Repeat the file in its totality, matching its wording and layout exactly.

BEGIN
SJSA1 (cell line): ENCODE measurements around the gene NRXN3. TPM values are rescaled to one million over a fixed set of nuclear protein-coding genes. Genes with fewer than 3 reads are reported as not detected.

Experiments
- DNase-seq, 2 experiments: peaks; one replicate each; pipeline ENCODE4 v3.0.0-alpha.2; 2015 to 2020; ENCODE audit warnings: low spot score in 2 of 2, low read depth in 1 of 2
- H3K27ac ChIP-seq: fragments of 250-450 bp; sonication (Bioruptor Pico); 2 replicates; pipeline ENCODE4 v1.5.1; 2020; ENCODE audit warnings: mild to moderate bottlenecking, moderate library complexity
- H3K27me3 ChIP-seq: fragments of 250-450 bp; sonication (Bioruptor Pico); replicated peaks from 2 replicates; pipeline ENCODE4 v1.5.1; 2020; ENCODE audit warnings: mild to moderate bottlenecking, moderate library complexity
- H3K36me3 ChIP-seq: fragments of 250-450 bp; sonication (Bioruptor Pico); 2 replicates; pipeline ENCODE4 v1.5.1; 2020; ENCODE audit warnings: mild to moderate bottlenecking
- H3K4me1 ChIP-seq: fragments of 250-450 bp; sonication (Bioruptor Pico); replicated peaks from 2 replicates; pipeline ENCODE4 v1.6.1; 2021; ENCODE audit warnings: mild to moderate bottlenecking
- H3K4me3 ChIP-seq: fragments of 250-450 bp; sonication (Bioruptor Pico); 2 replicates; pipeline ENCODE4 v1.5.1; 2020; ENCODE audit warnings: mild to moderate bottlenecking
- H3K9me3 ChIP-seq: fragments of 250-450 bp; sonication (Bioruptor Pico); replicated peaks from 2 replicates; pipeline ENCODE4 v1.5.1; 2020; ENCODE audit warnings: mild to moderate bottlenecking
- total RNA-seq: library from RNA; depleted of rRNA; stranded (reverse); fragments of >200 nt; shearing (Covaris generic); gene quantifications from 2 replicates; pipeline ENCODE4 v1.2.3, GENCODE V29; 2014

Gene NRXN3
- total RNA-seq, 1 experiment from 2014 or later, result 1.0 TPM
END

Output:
SJSA1 (cell line): ENCODE measurements around the gene NRXN3. TPM values are rescaled to one million over a fixed set of nuclear protein-coding genes. Genes with fewer than 3 reads are reported as not detected.

Experiments
- DNase-seq, 2 experiments: peaks; one replicate each; pipeline ENCODE4 v3.0.0-alpha.2; 2015 to 2020; ENCODE audit warnings: low spot score in 2 of 2, low read depth in 1 of 2
- H3K27ac ChIP-seq: fragments of 250-450 bp; sonication (Bioruptor Pico); 2 replicates; pipeline ENCODE4 v1.5.1; 2020; ENCODE audit warnings: mild to moderate bottlenecking, moderate library complexity
- H3K27me3 ChIP-seq: fragments of 250-450 bp; sonication (Bioruptor Pico); replicated peaks from 2 replicates; pipeline ENCODE4 v1.5.1; 2020; ENCODE audit warnings: mild to moderate bottlenecking, moderate library complexity
- H3K36me3 ChIP-seq: fragments of 250-450 bp; sonication (Bioruptor Pico); 2 replicates; pipeline ENCODE4 v1.5.1; 2020; ENCODE audit warnings: mild to moderate bottlenecking
- H3K4me1 ChIP-seq: fragments of 250-450 bp; sonication (Bioruptor Pico); replicated peaks from 2 replicates; pipeline ENCODE4 v1.6.1; 2021; ENCODE audit warnings: mild to moderate bottlenecking
- H3K4me3 ChIP-seq: fragments of 250-450 bp; sonication (Bioruptor Pico); 2 replicates; pipeline ENCODE4 v1.5.1; 2020; ENCODE audit warnings: mild to moderate bottlenecking
- H3K9me3 ChIP-seq: fragments of 250-450 bp; sonication (Bioruptor Pico); replicated peaks from 2 replicates; pipeline ENCODE4 v1.5.1; 2020; ENCODE audit warnings: mild to moderate bottlenecking
- total RNA-seq: library from RNA; depleted of rRNA; stranded (reverse); fragments of >200 nt; shearing (Covaris generic); gene quantifications from 2 replicates; pipeline ENCODE4 v1.2.3, GENCODE V29; 2014

Gene NRXN3
- total RNA-seq, 1 experiment from 2014 or later, result 1.0 TPM